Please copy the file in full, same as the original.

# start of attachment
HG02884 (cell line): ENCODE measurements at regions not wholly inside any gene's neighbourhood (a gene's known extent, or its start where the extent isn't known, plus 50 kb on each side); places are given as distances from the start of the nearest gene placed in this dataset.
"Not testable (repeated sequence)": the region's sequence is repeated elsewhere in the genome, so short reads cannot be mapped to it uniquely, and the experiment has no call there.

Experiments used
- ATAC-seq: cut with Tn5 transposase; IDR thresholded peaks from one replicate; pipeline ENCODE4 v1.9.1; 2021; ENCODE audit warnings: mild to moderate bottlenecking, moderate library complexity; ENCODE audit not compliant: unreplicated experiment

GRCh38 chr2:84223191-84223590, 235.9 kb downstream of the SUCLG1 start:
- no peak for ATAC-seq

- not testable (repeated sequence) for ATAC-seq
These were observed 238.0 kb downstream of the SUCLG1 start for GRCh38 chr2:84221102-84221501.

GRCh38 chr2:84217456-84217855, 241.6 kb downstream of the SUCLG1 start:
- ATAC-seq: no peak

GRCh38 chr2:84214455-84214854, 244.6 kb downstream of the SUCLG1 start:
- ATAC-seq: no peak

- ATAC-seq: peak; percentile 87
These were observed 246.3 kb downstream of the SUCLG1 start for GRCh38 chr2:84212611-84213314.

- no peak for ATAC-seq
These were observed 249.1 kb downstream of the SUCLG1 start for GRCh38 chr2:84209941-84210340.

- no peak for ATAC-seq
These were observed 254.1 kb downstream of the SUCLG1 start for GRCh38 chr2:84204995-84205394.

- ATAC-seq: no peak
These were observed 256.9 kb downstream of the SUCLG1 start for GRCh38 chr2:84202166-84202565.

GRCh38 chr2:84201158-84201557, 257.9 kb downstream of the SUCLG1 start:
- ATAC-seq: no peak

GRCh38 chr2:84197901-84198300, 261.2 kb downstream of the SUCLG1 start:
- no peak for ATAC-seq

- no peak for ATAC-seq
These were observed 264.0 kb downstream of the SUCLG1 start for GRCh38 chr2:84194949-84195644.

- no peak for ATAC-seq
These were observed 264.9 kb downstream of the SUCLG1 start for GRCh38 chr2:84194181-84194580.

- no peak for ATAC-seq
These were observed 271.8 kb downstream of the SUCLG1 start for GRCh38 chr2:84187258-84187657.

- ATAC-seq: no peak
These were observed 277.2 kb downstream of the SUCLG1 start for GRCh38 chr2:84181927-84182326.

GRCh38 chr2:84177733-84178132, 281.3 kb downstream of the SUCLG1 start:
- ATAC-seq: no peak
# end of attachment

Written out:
HG02884 (cell line): ENCODE measurements at regions not wholly inside any gene's neighbourhood (a gene's known extent, or its start where the extent isn't known, plus 50 kb on each side); places are given as distances from the start of the nearest gene placed in this dataset.
"Not testable (repeated sequence)": the region's sequence is repeated elsewhere in the genome, so short reads cannot be mapped to it uniquely, and the experiment has no call there.

Experiments used
- ATAC-seq: cut with Tn5 transposase; IDR thresholded peaks from one replicate; pipeline ENCODE4 v1.9.1; 2021; ENCODE audit warnings: mild to moderate bottlenecking, moderate library complexity; ENCODE audit not compliant: unreplicated experiment

GRCh38 chr2:84223191-84223590, 235.9 kb downstream of the SUCLG1 start:
- no peak for ATAC-seq

- not testable (repeated sequence) for ATAC-seq
These were observed 238.0 kb downstream of the SUCLG1 start for GRCh38 chr2:84221102-84221501.

GRCh38 chr2:84217456-84217855, 241.6 kb downstream of the SUCLG1 start:
- ATAC-seq: no peak

GRCh38 chr2:84214455-84214854, 244.6 kb downstream of the SUCLG1 start:
- ATAC-seq: no peak

- ATAC-seq: peak; percentile 87
These were observed 246.3 kb downstream of the SUCLG1 start for GRCh38 chr2:84212611-84213314.

- no peak for ATAC-seq
These were observed 249.1 kb downstream of the SUCLG1 start for GRCh38 chr2:84209941-84210340.

- no peak for ATAC-seq
These were observed 254.1 kb downstream of the SUCLG1 start for GRCh38 chr2:84204995-84205394.

- ATAC-seq: no peak
These were observed 256.9 kb downstream of the SUCLG1 start for GRCh38 chr2:84202166-84202565.

GRCh38 chr2:84201158-84201557, 257.9 kb downstream of the SUCLG1 start:
- ATAC-seq: no peak

GRCh38 chr2:84197901-84198300, 261.2 kb downstream of the SUCLG1 start:
- no peak for ATAC-seq

- no peak for ATAC-seq
These were observed 264.0 kb downstream of the SUCLG1 start for GRCh38 chr2:84194949-84195644.

- no peak for ATAC-seq
These were observed 264.9 kb downstream of the SUCLG1 start for GRCh38 chr2:84194181-84194580.

- no peak for ATAC-seq
These were observed 271.8 kb downstream of the SUCLG1 start for GRCh38 chr2:84187258-84187657.

- ATAC-seq: no peak
These were observed 277.2 kb downstream of the SUCLG1 start for GRCh38 chr2:84181927-84182326.

GRCh38 chr2:84177733-84178132, 281.3 kb downstream of the SUCLG1 start:
- ATAC-seq: no peak